History has always been a favorite subject of mine. When I was in high school, if I wasn’t talking about English Literature, I would be talking about history. My fascination with history is more than simply recounting the stories of old, but rather reflecting on how we could live into a glorious future devoid of the mistakes of the past. From my view, without the guidance of history, without our ability to remember the stories of old, guess what? History has an interesting way of repeating itself.
Over the past several years and more recently, we have all been witnesses to the racial tensions and demonstrations going on throughout the country. Some of these demonstrations have been violent and some have been peaceful, but that is the nature of demonstrations. One notable escalation since the demonstrations started a few weeks ago has been the toppling of statues of some historical figures who had some questionable characteristics and who, some believe, are not deserving of a statue in a public square. For many people, the idea of the statues is so repugnant that it is of firm belief that having these statues in the public square is akin to either glorifying these individuals and/or their core beliefs.
It is true that the world has moved on from the atrocities that these individuals perpetuated. But we tend to forget, quite tragically, that the world is not far removed from the views of those people whose statues we are so eager to pull down. Yes, the intended purpose of the statues was to glorify those individuals for what some in their time, and even presently, refer to as heroic acts. But whether heroic or not, our time-tested values have an opinion on that, and as far as I am concerned those aren't heroic acts.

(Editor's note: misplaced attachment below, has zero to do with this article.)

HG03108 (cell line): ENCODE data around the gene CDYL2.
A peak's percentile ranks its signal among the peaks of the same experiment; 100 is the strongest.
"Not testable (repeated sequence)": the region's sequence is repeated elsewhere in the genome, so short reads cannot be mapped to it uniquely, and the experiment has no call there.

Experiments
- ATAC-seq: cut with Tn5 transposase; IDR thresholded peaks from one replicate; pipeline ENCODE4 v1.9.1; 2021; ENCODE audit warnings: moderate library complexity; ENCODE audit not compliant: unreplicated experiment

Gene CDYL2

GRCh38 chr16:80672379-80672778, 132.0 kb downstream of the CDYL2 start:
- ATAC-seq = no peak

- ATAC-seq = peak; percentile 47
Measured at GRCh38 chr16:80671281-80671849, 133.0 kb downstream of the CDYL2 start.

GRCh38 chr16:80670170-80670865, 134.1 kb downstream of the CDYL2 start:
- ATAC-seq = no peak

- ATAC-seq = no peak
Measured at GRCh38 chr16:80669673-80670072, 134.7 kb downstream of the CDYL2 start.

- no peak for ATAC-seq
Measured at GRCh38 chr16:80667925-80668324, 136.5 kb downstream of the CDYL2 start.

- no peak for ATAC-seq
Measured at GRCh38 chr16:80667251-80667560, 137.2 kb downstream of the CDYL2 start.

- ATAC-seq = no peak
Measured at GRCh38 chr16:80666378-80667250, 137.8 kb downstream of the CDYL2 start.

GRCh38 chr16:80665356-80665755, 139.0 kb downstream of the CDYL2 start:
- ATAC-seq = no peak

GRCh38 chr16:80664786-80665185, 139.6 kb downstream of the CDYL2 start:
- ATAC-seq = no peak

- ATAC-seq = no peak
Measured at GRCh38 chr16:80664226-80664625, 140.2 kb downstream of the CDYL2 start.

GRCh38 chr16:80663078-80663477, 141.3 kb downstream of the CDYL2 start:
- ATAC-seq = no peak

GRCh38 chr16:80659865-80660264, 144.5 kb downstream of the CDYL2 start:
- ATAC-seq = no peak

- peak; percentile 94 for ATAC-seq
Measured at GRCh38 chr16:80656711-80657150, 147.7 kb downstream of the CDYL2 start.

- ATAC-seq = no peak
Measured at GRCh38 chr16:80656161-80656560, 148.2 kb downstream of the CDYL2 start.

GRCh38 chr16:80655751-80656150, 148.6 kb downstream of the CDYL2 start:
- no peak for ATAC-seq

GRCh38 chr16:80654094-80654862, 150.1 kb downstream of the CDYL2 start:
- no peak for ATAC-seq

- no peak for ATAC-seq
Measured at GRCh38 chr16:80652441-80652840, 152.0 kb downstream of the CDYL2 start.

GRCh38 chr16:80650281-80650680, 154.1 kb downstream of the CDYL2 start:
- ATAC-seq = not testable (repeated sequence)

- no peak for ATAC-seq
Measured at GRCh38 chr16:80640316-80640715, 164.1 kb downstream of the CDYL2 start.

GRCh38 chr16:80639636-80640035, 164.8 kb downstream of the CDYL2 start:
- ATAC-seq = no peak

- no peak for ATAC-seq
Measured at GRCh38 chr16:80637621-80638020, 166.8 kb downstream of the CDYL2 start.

The enduring question is, if statues are only meant for holy and righteous people, how do we represent the worst of humans? Are we suggesting that we look up to only the good, and not reflect on what the dark side of human can be? Any attempt at sanitizing history robs both present and future generations of the ability to learn from the lessons of history. A sanitized history suggests that human depravity isn't even an issue worth thinking about.
I haven’t been to the Holocaust Memorial in Auschwitz, and so I cannot tell if there are statutes there or not. Maybe those of you who have done so will tell me more about it, or if in the future I happen to go there myself, I will see what they have built that represents a dark part of human history. The point of the memorial - which Jews advocated for its building so to serve as a reminder that never, never again should human beings be baked in the furnaces of hatred, bigotry, arrogance, and false superiority - is a memorial, but it serves as a reminder as well.
There’s a story in scripture where the prophet Nathan goes to King David, and narrates a rather despicable story about a rich man. According to the prophet, there was a rich man who had many sheep, cattle, and goats. In the same town was another man who had one sheep. The man with the one sheep adored his sheep so much so that he would cuddle the sheep to sleep. One day, the rich man had a guest, and in his desire to serve the guest he asked that the sheep of that one man be slaughtered for the guest. When King David heard the story, he was beside himself with rage, and promised that the rich man must be punished. The prophet looked at King David tear his garments, and in response said to him, “You are the man.” As Israel’s king you had available to you many, many women, but you obviously forgot your own history, decided to take the wife of another man, and not only that but engineered his killing. Read 2 Samuel 12